KNOXVILLE, Tenn. (AP) -Tennessee's running game should get a jolt Saturday when tailback LaMarcus Coker returns to action against Southern Mississippi.
The sophomore tailback was recently reinstated to the team after being suspended at the beginning of August for what coaches described only as a medical condition that he needed to deal with.
``The thing he needed to do, and I go back to this all the time, and that's accountability,'' running backs coach Kurt Roper said, declining to discuss anything specific related to Coker's problems.
Coker was also suspended for several practices last December in advance of the Outback Bowl for undisclosed reasons.
``Did he need major changes? No. He's a good person, a goodhearted person and a nice person, a guy you like to be around,'' Roper said.
Coker had 696 yards rushing last year even though he missed two games because of a knee injury. He worked his way up the depth chart early in the season with an injury to Arian Foster and by outrunning Montario Hardesty.
He made a splash with a 48-yard touchdown reception on a trick play against Florida and an 89-yard touchdown run against Marshall, the third longest rushing play in school history. His 87-yard rush against Vanderbilt was the fourth longest.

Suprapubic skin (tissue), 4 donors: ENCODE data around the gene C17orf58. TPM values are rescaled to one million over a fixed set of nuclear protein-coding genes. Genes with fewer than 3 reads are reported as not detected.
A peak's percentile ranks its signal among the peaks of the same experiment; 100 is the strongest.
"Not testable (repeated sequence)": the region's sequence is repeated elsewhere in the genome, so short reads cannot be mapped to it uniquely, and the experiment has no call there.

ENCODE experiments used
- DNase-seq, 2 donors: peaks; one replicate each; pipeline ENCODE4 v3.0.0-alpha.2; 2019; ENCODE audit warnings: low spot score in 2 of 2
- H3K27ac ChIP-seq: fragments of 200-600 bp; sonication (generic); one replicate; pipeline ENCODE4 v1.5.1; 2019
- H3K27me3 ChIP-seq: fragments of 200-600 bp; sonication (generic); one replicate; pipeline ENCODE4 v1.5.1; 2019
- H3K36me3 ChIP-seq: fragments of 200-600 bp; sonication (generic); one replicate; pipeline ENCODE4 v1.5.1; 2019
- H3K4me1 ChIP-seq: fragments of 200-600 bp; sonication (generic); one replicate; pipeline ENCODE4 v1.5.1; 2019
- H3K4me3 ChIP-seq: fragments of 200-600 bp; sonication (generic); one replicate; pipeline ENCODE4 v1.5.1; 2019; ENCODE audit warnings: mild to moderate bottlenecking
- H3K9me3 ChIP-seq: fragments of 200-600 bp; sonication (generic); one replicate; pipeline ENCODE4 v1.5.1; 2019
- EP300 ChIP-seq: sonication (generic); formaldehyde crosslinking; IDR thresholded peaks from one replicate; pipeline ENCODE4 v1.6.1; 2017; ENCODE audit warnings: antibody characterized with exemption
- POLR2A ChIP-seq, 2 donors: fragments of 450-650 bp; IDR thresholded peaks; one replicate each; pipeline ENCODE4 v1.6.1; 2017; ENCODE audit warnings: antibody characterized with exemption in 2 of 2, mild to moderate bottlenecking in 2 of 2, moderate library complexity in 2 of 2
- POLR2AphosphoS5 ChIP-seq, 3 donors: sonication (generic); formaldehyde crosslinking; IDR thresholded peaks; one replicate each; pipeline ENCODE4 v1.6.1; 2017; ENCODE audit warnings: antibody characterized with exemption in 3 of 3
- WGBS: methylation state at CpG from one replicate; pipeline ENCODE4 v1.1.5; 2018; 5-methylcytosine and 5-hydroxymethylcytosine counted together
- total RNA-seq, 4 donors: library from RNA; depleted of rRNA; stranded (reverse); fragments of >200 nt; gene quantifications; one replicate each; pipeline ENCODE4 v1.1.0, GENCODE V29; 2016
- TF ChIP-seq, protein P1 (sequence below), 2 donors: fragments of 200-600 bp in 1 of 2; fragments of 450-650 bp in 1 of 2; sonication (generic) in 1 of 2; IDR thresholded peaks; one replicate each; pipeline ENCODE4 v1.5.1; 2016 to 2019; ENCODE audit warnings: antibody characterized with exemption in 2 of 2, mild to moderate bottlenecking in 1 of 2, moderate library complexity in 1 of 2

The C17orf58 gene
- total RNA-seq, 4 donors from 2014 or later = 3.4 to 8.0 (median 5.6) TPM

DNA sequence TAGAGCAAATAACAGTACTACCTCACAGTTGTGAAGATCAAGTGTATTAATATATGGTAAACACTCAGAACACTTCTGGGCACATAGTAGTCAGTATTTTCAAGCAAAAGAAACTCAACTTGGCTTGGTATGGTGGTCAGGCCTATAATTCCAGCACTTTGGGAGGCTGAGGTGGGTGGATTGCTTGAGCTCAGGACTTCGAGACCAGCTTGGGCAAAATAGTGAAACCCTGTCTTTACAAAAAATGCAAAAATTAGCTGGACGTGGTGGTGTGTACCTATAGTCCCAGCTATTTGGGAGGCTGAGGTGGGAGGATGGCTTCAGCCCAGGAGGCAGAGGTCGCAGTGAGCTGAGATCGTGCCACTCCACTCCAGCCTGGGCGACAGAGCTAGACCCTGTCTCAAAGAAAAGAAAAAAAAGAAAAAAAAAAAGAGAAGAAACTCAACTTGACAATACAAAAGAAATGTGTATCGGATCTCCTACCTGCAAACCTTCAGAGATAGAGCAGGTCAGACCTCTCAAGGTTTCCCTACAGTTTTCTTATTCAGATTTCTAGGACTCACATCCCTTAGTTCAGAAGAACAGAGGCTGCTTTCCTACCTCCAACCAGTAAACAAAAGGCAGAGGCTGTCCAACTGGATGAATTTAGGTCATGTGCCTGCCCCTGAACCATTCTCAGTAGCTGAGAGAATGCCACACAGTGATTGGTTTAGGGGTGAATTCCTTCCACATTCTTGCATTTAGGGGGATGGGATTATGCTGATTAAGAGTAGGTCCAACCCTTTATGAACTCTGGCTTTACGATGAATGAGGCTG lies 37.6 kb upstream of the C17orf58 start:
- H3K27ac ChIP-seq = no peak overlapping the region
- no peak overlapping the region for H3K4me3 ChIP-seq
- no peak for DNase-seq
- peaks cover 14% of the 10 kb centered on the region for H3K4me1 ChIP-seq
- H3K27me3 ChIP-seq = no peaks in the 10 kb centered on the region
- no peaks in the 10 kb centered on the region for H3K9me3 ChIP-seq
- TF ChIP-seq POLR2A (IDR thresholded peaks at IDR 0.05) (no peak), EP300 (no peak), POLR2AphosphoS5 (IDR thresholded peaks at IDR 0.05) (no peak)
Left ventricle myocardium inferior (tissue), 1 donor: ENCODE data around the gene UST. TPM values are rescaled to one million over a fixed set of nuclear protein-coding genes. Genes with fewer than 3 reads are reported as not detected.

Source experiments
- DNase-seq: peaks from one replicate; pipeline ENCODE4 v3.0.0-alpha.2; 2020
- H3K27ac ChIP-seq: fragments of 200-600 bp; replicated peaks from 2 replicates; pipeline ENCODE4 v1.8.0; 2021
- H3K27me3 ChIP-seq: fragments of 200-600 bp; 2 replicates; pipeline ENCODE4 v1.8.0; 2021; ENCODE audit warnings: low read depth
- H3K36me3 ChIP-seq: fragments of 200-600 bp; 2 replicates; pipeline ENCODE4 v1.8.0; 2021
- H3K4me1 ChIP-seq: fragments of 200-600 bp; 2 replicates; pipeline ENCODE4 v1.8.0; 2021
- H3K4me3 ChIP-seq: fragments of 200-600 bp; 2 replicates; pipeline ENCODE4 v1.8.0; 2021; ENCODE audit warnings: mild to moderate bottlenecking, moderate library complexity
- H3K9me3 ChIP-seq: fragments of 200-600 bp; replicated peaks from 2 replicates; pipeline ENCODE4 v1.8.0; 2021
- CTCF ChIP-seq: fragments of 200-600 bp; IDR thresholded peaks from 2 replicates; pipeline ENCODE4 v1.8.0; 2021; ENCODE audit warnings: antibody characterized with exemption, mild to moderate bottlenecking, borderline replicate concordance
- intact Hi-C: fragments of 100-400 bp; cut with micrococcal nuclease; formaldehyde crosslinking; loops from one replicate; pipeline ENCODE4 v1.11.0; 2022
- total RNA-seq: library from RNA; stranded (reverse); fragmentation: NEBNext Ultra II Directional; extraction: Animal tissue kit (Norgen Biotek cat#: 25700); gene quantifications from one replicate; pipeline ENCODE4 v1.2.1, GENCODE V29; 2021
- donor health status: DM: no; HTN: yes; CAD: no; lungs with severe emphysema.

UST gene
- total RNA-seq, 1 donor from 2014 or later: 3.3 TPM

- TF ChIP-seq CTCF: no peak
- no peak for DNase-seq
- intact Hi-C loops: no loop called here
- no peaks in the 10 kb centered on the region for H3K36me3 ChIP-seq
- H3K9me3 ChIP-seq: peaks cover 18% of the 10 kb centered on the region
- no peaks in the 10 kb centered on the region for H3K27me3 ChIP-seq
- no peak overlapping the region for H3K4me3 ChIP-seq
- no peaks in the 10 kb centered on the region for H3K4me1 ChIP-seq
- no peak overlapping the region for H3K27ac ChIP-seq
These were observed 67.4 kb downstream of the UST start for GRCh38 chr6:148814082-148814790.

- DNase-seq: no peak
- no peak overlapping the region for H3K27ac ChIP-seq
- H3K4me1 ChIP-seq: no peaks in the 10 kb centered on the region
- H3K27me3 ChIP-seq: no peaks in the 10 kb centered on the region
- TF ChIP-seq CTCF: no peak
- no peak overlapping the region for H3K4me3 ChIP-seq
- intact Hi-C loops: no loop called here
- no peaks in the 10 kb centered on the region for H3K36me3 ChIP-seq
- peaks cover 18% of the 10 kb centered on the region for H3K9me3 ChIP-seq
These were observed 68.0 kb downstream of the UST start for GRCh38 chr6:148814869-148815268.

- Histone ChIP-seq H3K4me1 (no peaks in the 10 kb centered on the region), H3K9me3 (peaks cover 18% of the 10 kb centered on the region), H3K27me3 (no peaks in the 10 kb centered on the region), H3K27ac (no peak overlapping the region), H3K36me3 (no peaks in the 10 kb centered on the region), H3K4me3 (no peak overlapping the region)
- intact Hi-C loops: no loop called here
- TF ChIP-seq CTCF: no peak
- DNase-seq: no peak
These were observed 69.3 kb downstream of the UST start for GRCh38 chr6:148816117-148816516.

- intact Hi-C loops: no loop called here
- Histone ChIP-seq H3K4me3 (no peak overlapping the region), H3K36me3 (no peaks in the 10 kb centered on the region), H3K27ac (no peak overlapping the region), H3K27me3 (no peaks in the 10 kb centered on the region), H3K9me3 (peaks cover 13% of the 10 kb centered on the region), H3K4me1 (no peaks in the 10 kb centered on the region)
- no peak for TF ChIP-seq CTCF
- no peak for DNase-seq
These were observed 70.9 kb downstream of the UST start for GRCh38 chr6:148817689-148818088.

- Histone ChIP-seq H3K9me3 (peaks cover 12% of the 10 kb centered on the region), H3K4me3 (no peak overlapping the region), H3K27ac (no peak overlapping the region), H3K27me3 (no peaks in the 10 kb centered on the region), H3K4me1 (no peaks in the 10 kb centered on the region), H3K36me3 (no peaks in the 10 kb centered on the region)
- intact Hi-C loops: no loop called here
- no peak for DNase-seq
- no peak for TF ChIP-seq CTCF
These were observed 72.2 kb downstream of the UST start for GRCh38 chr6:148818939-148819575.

``He's a heck of a football player. He's really fast. He's a playmaker,'' Roper said.
With quarterback Erik Ainge, the Vols moved the ball well in a 45-31 loss to California (1-0), but only had one long-distance run - a 42-yard run from Foster in the third quarter.
``You miss his speed,'' Ainge said of Coker. ``You forget how fast he is when he's not practicing.''
Coach Phillip Fulmer said Coker requested not to speak to the media in the week leading up to the Southern Miss game. Fulmer said Coker has been ``taking care of business'' on the athletic, academic and social fronts.